The World Health Organization estimates that lower respiratory tract infections (excluding tuberculosis) account for ∼35% of all deaths caused by infectious diseases. In many cases, the cause of death may be caused by multiple pathogens, e.g., the life-threatening bacterial pneumonia observed in patients infected with influenza virus. The ability to evolve more efficient immunity on each successive encounter with antigen is the hallmark of the adaptive immune response. However, in the absence of cross-reactive T and B cell epitopes, one lung infection can modify immunity and pathology to the next for extended periods of time. We now report for the first time that this phenomenon is mediated by a sustained desensitization of lung sentinel cells to Toll-like receptor (TLR) ligands; this is an effect that lasts for several months after resolution of influenza or respiratory syncytial virus infection and is associated with reduced chemokine production and NF-κB activation in alveolar macrophages. Although such desensitization may be beneficial in alleviating overall immunopathology, the reduced neutrophil recruitment correlates with heightened bacterial load during secondary respiratory infection. Our data therefore suggests that post-viral desensitization to TLR signals may be one possible contributor to the common secondary bacterial pneumonia associated with pandemic and seasonal influenza infection.
In mammals, tissue-specific sets of pattern-recognition molecules, including Nod-like receptors (NLR), enable concomitant and sequential detection of microbial-associated molecular patterns from both the extracellular and intracellular microenvironment. Repressing and de-repressing the cytosolic surveillance machinery contributes to vital immune homeostasis and protective responses within specific tissues. Conversely, defective biology of NLR drives the development of recurrent infectious, autoimmune and/or inflammatory diseases by failing to mount barrier functions against pathogens, to tolerate commensals, and/or to instruct the adaptive immune response against microbes. Better decoding microbial strategies that are evolved to circumvent NLR sensing will provide clues for the development of rational therapies aimed at curing and/or preventing common and emerging immunopathologies.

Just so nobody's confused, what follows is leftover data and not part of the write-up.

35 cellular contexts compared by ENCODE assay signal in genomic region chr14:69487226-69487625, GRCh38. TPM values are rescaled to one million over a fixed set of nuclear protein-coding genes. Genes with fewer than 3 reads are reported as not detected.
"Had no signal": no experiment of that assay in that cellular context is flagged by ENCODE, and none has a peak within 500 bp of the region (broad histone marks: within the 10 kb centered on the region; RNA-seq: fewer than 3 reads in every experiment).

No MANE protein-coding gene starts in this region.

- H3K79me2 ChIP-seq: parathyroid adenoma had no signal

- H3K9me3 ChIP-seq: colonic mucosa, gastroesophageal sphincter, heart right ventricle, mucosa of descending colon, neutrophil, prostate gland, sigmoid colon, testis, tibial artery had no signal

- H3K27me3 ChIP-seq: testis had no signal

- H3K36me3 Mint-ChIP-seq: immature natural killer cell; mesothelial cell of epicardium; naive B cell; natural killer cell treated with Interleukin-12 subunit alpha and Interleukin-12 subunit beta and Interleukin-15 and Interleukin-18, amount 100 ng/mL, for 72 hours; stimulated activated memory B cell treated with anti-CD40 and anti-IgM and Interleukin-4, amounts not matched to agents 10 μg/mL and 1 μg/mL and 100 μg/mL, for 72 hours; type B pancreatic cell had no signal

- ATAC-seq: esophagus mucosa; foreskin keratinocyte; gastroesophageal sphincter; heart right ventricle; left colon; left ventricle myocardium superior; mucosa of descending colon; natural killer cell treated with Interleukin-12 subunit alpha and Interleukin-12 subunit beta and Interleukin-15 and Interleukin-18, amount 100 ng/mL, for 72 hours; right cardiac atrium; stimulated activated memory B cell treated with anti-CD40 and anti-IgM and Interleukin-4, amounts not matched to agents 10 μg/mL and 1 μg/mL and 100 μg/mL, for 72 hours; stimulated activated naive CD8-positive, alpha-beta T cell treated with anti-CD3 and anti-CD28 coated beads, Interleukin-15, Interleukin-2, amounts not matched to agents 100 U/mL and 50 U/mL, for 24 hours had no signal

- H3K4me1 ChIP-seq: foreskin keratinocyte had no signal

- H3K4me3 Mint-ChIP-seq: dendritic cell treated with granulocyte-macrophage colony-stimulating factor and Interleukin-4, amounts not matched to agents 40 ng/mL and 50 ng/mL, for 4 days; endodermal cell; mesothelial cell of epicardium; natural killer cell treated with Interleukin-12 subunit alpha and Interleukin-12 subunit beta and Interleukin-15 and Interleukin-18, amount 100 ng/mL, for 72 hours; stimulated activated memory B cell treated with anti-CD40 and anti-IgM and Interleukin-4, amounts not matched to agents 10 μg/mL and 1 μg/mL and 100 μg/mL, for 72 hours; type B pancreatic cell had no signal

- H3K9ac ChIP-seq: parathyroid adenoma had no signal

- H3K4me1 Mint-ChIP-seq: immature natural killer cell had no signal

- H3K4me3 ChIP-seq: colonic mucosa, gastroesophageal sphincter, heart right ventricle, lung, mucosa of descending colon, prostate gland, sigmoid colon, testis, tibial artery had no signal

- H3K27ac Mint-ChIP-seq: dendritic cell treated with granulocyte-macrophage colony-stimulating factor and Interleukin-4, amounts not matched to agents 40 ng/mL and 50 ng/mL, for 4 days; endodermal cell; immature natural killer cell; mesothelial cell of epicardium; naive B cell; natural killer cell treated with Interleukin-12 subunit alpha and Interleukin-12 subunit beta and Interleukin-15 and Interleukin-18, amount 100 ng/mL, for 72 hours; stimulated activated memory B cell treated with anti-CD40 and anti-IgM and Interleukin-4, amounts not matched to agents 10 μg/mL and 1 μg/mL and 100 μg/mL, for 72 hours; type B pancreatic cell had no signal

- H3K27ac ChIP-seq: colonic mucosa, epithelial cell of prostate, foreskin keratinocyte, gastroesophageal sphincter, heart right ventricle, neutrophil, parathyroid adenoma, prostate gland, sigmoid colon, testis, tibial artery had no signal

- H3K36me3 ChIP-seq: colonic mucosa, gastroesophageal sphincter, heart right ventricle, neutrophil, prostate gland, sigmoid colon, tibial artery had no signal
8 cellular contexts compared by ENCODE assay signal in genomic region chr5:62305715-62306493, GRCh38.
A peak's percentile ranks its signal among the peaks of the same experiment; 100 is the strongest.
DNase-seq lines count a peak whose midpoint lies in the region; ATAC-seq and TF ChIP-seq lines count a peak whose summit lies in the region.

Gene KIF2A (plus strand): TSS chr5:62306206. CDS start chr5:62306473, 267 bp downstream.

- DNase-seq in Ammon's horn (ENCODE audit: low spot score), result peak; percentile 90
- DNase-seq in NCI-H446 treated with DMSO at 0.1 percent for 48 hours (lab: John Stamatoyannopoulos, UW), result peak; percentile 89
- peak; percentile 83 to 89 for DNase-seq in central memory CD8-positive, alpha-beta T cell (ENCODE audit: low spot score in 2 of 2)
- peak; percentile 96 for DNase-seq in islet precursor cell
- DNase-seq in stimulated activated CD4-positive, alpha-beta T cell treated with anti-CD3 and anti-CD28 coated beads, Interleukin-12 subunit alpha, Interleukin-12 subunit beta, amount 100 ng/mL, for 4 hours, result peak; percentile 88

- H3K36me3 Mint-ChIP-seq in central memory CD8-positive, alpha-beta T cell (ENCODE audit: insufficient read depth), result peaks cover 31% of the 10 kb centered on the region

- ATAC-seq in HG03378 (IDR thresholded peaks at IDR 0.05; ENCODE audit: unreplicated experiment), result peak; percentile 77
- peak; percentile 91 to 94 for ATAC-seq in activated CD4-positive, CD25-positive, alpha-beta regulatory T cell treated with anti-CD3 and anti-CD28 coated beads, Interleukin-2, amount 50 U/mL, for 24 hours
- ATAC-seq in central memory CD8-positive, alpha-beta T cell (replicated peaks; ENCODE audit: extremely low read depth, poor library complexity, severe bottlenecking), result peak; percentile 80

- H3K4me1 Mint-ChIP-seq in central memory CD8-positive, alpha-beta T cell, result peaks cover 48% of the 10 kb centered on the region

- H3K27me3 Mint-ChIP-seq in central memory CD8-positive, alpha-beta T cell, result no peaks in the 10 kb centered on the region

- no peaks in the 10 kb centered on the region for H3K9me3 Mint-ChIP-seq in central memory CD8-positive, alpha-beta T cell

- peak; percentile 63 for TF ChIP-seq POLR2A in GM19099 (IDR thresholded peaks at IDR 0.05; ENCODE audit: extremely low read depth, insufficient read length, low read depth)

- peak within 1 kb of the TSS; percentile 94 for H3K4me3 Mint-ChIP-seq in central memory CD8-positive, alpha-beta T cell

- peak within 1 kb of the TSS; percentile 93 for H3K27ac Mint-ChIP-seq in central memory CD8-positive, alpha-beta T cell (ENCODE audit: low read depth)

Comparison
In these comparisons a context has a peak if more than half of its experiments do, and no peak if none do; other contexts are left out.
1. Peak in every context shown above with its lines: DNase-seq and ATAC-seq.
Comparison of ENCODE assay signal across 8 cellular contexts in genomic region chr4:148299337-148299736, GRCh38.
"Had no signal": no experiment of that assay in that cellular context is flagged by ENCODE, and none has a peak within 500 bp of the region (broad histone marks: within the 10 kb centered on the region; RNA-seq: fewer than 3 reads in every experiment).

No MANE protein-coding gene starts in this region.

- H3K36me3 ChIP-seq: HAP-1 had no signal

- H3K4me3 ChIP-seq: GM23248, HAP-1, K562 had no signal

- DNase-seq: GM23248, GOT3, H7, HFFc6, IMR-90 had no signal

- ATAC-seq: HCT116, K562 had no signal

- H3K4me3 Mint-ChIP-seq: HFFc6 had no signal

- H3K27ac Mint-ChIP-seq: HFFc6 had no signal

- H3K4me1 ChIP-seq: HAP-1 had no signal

Inducible nitric oxide synthase (iNOS) functions as a homodimer. In cell extracts, iNOS molecules partition both in cytosolic and particulate fractions, indicating that iNOS exist as soluble and membrane associated forms. In this study, iNOS features were investigated in human intestinal epithelial cells stimulated with cytokines and in duodenum from mice exposed to flagellin. Our experiments indicate that iNOS is mainly associated to the particulate fraction of cell extracts. Confocal microscopy showed a preferential localization of iNOS at the apical pole of intestinal epithelial cells. In particulate fractions, iNOS dimers were more abundant than in the cytosolic fraction. Similar observations were done in mouse duodenum samples. These results suggest that, in epithelial cells, iNOS activity is regulated by localization-dependent processes.
Inducible nitric oxide synthase; Subcellular distribution; Dimerization; Specific activity; Intestinal epithelial cells; Animals; Cells, Cultured; Dimerization; Humans; Intestinal Mucosa; enzymology; ultrastructure; Mice; Mice, Inbred C57BL; Nitric Oxide Synthase; analysis; chemistry; metabolism; Nitric Oxide Synthase Type II
Disruption of the intestinal homeostasis and tolerance towards the resident microbiota is a major mechanism involved in the development of inflammatory bowel disease. While some bacteria are inducers of disease, others, known as probiotics, are able to reduce inflammation. Because dendritic cells (DCs) play a central role in regulating immune responses and in inducing tolerance, we investigated their role in the anti-inflammatory potential of probiotic lactic acid bacteria.